Japan Geoscience Union Meeting 2015

Presentation information

International Session (Oral)

Symbol P (Space and Planetary Sciences) » P-PS Planetary Sciences

[P-PS01] Outer Solar System Exploration Today, and Tomorrow

Tue. May 26, 2015 4:15 PM - 6:00 PM A03 (APA HOTEL&RESORT TOKYO BAY MAKUHARI)

Convener:*Jun Kimura(Earth-Life Science Institute, Tokyo Institute of Technology), Masaki Fujimoto(Institite of Space and Astronautical Science, Japan Aerospace Exploration Agency), Yasumasa Kasaba(Dep. Geophysics Graduate School of Science Tohoku University), Sho Sasaki(Department of Earth and Space Sciences, School of Science, Osaka University), Takayuki Tanigawa(School of Medicine, University of Occupational and Environmental Health), Yasuhito Sekine(Department of Complexity Science and Enginerring, Graduate School of Frontier Science, University of Tokyo), kunio Sayanagi(Hampton University), Steven Vance(Jet Propulsion Laboratory, Caltech), Chair:Sho Sasaki(Department of Earth and Space Sciences, School of Science, Osaka University), Noriyuki Namiki(RISE Project,)

5:51 PM - 5:54 PM

[PPS01-P10] Coordinated observation of Io plasma torus using Hisaki/EXCEED and gourd-based telescopes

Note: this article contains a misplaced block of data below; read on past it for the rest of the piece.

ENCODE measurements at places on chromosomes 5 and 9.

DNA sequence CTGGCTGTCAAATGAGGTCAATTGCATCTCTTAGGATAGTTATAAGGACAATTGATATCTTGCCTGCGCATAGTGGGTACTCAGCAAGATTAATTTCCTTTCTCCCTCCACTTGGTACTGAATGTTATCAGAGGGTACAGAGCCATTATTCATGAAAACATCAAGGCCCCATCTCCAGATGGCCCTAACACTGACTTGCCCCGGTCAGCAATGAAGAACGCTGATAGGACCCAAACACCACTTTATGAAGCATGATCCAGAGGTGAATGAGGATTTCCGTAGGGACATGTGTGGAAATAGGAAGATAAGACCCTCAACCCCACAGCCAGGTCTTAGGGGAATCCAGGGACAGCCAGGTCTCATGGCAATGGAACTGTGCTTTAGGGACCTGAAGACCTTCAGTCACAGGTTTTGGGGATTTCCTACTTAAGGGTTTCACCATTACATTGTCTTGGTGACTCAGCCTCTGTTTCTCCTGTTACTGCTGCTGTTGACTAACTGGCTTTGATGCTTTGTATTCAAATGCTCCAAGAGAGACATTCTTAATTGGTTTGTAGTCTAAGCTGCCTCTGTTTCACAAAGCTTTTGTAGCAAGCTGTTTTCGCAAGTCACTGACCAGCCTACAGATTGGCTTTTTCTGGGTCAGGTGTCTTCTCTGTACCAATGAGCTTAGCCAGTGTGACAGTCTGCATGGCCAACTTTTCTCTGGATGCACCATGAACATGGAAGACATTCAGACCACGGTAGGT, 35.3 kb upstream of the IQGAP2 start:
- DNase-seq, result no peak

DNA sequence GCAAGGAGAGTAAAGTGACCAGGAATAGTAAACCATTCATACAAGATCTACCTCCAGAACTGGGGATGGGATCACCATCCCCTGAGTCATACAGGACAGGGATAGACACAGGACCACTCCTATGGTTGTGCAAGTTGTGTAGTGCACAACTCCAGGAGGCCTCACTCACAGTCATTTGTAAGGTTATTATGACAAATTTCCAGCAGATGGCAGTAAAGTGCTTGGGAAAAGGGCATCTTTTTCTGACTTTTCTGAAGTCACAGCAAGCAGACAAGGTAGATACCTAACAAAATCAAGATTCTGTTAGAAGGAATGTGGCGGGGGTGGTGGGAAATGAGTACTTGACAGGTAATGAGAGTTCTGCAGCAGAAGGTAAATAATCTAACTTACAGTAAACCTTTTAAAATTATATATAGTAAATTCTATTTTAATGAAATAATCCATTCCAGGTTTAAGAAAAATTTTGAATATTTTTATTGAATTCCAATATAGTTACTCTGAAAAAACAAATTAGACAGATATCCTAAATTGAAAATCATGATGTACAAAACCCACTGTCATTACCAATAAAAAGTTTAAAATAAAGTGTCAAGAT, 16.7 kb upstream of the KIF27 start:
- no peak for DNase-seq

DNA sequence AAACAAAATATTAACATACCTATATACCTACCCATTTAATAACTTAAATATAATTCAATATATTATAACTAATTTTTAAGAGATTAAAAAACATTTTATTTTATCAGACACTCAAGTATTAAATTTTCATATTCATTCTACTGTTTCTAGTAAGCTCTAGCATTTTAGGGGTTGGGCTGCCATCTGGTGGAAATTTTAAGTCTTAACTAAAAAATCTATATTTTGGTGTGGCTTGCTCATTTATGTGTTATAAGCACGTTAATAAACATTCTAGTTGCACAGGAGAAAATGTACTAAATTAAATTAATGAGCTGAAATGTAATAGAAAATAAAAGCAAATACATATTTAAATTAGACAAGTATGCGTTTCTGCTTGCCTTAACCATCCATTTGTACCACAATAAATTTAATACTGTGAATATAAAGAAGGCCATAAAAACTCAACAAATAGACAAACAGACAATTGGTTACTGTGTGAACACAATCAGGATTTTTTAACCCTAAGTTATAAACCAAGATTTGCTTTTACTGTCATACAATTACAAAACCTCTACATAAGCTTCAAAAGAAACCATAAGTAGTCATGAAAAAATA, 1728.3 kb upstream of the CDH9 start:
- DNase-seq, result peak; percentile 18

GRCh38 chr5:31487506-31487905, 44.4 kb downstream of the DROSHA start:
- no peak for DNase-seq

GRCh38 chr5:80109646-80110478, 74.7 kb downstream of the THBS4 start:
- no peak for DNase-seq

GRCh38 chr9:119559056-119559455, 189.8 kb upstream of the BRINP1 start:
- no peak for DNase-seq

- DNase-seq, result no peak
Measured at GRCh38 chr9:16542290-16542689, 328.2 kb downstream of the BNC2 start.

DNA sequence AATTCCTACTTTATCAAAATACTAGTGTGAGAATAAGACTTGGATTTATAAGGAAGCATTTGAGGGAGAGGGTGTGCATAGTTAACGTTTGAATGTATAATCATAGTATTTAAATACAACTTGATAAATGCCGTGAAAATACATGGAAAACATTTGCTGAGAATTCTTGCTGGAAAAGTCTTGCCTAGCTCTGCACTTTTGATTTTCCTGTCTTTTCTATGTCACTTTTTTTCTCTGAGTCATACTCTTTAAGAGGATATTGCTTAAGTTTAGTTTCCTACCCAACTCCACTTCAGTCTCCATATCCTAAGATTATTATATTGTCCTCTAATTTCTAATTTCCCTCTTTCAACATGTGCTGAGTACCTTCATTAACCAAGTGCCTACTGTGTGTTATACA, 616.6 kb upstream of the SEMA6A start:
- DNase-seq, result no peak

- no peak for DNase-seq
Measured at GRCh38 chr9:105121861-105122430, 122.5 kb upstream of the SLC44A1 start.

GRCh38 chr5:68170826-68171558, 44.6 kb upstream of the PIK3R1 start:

3-min talk in an oral session

*Masato KAGITANI1, Mizuki YONEDA1 (1.Tohoku university)

EXCEED is an EUV spectrograph onboard an earth-orbiting space telescope, SPRINT-A(Hisaki). One of the primal mission goal of Hisaki/EXCEED is to reveal radial transport of mass and energy in the Jovian magnetosphere. An intense campaign observations of Jovian aurora and Io plasma torus were made using Hisaki/EXCEED and ground-based telescopes from December 2014 through February 2015. We will present results from [SII] 671.6/673.1nm observation of Io plasma torus using a 60-cm telescope at the Haleakala observatory feeding to a monochromatic imager.
The monochromatic imager consists of a coronagraph and a narrow-band filter (FWHM=0.9nm). The coronagraph has an occulting mask and a Lyot stop to reduce contamination by diffraction from Jupiter. Field-of-view, 8 arc minutes, is wide enough to cover both sides of the plasma torus. A platescale and integration time are 1arcsecond/pixel and 20 minutes respectively. We could get 280 images from the observation during December 2014 through January 2015.
Based on a preliminary analysis of the Haleakala 60-cm, we have found variability of dawn-dusk shift of plasma torus which is believed to be related to dawn-dusk asymmetry in EUV brightness as well as sudden brightening of plasma torus. Latest result will be presented at the meeting.